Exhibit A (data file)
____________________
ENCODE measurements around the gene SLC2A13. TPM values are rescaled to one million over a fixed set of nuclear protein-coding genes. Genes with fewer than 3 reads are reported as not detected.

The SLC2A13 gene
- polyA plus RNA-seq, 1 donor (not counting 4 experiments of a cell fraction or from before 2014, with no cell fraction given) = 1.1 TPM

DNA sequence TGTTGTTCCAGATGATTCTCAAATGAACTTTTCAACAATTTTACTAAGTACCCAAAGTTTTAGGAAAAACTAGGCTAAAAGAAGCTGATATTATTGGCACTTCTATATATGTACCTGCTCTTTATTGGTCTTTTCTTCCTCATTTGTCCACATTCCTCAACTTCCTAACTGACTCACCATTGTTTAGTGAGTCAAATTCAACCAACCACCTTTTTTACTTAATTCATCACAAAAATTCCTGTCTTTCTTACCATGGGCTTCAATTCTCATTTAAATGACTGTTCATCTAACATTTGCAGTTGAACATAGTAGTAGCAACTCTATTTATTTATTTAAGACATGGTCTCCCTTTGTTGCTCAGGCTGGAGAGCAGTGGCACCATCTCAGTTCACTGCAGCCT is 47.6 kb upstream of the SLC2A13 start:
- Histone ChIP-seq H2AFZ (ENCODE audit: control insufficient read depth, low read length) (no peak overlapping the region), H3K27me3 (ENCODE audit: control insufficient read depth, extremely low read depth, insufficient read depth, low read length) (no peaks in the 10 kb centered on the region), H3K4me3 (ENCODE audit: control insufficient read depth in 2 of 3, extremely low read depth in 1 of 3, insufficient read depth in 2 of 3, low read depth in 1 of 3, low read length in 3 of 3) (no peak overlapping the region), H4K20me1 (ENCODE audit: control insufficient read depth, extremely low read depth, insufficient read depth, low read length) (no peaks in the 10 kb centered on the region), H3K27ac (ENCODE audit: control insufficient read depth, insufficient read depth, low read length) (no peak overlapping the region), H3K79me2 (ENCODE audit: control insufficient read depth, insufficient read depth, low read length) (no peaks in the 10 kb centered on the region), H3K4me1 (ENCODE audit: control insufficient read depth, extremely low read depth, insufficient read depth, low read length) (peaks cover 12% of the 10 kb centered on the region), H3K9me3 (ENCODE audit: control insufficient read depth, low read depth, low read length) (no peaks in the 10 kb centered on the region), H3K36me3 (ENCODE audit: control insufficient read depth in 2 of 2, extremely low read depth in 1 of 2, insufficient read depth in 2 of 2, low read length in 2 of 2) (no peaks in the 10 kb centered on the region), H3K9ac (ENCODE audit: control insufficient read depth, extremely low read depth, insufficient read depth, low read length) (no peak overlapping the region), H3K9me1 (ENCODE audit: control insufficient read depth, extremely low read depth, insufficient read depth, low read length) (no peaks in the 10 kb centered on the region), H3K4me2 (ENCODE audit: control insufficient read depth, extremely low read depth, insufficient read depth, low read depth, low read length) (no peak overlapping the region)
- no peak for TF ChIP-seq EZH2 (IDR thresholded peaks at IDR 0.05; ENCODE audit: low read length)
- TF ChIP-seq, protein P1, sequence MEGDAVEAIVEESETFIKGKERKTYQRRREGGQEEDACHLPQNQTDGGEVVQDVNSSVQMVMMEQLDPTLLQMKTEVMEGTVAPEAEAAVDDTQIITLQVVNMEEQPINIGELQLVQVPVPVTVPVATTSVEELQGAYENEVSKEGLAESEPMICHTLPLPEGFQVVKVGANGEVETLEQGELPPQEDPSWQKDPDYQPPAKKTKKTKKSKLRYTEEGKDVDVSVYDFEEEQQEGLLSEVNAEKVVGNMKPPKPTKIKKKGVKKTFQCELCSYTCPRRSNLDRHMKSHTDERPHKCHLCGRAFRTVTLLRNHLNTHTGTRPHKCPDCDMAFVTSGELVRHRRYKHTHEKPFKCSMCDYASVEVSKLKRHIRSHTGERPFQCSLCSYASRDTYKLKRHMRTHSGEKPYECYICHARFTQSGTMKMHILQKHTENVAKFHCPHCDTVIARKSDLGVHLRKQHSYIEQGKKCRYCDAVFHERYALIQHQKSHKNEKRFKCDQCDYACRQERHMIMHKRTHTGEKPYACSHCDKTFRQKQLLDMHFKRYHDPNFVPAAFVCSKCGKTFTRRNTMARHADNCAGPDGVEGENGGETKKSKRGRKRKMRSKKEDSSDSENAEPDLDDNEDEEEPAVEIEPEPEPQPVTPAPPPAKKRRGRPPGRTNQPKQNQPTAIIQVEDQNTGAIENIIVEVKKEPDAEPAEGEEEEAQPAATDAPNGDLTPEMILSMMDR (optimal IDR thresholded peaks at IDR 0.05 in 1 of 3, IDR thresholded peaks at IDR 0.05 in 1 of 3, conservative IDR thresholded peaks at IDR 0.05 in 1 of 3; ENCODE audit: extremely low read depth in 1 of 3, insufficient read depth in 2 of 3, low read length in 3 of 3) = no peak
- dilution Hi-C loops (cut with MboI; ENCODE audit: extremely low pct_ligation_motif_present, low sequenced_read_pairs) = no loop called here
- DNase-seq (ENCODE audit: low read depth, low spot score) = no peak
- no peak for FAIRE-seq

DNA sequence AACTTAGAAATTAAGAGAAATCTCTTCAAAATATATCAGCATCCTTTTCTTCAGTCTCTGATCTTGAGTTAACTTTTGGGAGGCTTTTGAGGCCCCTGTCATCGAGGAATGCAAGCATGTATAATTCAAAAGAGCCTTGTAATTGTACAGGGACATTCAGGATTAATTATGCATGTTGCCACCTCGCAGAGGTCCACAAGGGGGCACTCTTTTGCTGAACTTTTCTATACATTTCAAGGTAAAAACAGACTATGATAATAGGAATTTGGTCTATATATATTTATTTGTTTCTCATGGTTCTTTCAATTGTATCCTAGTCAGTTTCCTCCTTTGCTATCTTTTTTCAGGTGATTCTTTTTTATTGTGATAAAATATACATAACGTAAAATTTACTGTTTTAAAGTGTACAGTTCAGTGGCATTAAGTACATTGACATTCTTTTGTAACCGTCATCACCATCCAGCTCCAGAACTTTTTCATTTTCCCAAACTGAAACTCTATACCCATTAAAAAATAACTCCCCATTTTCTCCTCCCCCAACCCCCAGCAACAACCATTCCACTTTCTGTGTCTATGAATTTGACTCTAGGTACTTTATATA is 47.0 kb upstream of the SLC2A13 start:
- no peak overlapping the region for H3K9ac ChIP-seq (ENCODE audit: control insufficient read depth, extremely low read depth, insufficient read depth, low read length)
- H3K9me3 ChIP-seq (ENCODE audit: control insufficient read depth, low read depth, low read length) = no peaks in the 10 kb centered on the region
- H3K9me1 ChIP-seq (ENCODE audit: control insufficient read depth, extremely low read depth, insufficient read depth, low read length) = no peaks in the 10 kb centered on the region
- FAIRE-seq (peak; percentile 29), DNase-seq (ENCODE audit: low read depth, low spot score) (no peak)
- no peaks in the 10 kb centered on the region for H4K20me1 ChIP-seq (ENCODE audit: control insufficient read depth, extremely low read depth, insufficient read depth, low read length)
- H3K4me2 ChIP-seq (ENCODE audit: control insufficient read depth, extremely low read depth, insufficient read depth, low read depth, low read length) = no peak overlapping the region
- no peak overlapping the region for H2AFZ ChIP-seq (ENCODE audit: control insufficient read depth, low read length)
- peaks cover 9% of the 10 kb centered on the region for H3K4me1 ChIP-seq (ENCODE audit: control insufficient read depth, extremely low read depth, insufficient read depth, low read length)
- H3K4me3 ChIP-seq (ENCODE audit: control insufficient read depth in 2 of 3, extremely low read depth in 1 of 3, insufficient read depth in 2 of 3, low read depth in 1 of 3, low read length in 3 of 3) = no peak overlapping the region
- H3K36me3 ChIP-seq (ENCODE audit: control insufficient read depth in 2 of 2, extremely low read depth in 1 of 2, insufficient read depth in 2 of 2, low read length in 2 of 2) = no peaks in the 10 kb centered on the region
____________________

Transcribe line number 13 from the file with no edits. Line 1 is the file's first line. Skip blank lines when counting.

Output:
- H3K9me3 ChIP-seq (ENCODE audit: control insufficient read depth, low read depth, low read length) = no peaks in the 10 kb centered on the region